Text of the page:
Onsen” is the Japanese word for the hot springs that can be found up and down the length of the country – from Okinawa in the south to Hokkaido in the north.

For the Japanese it is more than a popular pastime to soak in these natural thermal baths; it is a social activity, a health precaution, a time-honoured ritual, and a closely guarded facet of their cultural heritage. Though the thought may be daunting for most foreigners, bathing in an onsen is an unforgettable experience that no visitor to Japan should miss out on – which is why we’ve written this quick cheat sheet for first-time bathers.

From theme parks like Osaka Spa World to grand traditional institutions like Dogo Onsen; from giant baths carved from beaches and riverbeds to tiny city “sento” bathhouses – Japan has all manner of shapes and sizes of hot spring bath.

Traditional Japanese Onsen Etiquette
Traditional Japanese Onsen Etiquette

Onsen Etiquette for Beginners

The good news is that the rules are the same wherever you go. Whether you’re at the best onsen in Japan or a smaller onsen hotel, follow the same onsen etiquette and you’ll be fine.

1. Birthday suits only

This is the part that most foreigners find off-putting, but trust me – you’ll feel much more embarrassed when you accidentally walk in with your swimsuit on! Naked bathing may seem scary to you and me but for the Japanese it’s totally normal, and you’ll soon relax when you see that nobody else is batting an eyelid. So place all your belongings inside the locker allotted to you. You can take your own hand towel with you, but many onsens provide towels and hand towels, so just check beforehand.

2. Shower first, bathe after

Never, ever get into an onsen without first washing yourself thoroughly using the showers provided. It is an absolute must to wash yourself thoroughly before stepping into the bath. This is to keep the water as clean and hygienic as possible for your fellow bathers, and you will not be looked on favourably if you break this golden rule. Small stools, bowls and toiletries are provided for this purpose, and you are expected to sit down while you wash to avoid splashing your neighbours. Don’t shower or bathe while standing as you could splash water and soap onto other bathers. Take your own soap and washcloth along, or ask if the same is provided at the onsen.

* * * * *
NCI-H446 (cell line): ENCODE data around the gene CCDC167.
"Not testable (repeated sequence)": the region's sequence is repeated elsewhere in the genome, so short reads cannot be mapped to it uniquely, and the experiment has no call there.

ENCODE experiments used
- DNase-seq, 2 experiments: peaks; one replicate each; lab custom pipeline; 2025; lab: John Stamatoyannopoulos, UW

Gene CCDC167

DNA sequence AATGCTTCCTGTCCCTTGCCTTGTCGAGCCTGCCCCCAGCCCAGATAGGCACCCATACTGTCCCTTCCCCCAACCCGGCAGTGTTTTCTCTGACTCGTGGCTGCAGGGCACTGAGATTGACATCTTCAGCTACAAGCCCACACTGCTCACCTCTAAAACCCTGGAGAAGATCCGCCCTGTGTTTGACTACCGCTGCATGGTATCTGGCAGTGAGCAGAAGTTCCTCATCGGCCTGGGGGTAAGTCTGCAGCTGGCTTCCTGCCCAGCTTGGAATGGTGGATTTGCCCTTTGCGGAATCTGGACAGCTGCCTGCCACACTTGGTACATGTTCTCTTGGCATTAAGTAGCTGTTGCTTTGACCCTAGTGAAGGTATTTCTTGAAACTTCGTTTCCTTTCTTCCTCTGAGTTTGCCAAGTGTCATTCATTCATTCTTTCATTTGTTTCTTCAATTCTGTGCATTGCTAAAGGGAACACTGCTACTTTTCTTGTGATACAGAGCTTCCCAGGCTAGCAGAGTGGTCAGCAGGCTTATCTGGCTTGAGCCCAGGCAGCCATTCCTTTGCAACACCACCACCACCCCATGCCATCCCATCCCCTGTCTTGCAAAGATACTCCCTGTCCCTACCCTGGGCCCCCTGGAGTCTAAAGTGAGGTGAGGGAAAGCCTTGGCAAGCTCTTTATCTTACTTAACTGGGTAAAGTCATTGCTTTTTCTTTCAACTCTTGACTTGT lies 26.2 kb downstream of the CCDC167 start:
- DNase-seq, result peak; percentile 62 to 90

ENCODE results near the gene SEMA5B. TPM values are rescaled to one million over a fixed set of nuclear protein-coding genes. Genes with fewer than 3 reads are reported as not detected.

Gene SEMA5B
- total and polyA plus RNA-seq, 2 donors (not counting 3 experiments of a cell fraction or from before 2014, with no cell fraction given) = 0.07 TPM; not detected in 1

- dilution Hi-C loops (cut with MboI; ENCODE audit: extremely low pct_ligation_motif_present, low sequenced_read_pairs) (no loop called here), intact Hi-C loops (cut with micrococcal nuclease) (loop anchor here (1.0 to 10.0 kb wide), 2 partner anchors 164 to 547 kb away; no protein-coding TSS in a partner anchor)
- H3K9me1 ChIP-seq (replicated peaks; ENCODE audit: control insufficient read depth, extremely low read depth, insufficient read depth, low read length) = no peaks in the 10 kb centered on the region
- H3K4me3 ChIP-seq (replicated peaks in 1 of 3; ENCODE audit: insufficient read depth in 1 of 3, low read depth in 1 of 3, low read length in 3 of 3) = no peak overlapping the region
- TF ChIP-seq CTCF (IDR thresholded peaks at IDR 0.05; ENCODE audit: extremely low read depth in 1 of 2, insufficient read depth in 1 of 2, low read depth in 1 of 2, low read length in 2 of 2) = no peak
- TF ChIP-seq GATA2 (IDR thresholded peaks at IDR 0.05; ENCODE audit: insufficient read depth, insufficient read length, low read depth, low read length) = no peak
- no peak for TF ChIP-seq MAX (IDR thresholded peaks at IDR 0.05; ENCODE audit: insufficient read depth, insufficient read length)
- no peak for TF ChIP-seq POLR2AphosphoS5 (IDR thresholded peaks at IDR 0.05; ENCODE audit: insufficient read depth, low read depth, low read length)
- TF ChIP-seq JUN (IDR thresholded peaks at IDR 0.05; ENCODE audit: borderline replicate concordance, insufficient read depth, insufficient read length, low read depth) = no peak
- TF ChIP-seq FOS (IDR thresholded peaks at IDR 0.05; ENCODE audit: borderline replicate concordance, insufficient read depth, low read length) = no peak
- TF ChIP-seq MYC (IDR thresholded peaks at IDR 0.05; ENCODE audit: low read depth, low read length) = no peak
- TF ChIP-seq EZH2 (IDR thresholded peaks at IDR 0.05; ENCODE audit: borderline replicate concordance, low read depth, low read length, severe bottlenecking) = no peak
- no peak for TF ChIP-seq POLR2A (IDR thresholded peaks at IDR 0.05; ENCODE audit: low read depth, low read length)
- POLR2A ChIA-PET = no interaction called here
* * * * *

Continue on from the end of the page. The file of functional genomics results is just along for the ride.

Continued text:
3. Know your towels

Most onsen provide visitors with a set of towels (sometimes for a small fee), but smaller city bathhouses will expect you to bring your own. You will be given large towel for drying yourself, which should be left in the changing room with your clothes, and a small towel to be taken into the bath with you. You may use the small towel for washing under the shower and drying off excess water before you head back to the changing room, but never put it in the bathwater – most Japanese will put them on their heads while they soak.

Refrain from dipping your towel in the water. You can place it by the edge of the bath or balance it on your head, as most other bathers. If you drop it into the water by accident, wring it outside the bath.

4. No ducking

It is against onsen etiquette to submerge either your head or your hair in the water, so if you have long hair be sure to remember a hairband. This is to prevent strands of hair coming out in the bath, and to reduce the chance of spreading infection through the water. Nobody wants to deal with hairballs, and for your own hygiene, it’s the best thing to do.

5. No tattoos allowed

Heavily tattooed individuals might not be able to make it to the bathing area in most onsens and sentōs. That’s because tattoos are associated with the yakuza or mafia, and thus, taboo! Since tattoos are largely synonymous with organised crime in Japan, it has resulted in a blanket ban on body art across almost all onsen. If you have a small tattoo you will probably get away without anybody noticing, or you can choose to cover it with a sticking plaster or bandage. Even if you manage to sneak in with your tattoos, there’s a possibility that you’ll be asked to leave.

If your tattoos are impossible to cover, you will sadly be barred from visiting most hot springs in Japan. This rule tends to affect more foreigners than it does criminals, but unfortunately tattoos are a taboo that runs deep in Japanese society and it’ll be a long time before this changes. Your best chance to get the onsen experience in this case is to stay at a hotel that has private onsen baths, or visit a public hotel onsen late at night when all the other guests have gone to bed.

If you don’t mind having gang members as your bathing companions, there are some bathhouses catering specifically to yakuza where tattoos are allowed, but it’s not something we’d recommend!

6. Don’t drink and bathe

Since bathing at high temperatures can leave you a little light-headed (and take it from us, Japanese onsen are HOT!), you are advised not to drink alcohol before visiting the baths. Surprisingly, drunkenness, slippery floors and hot hot water don’t mix.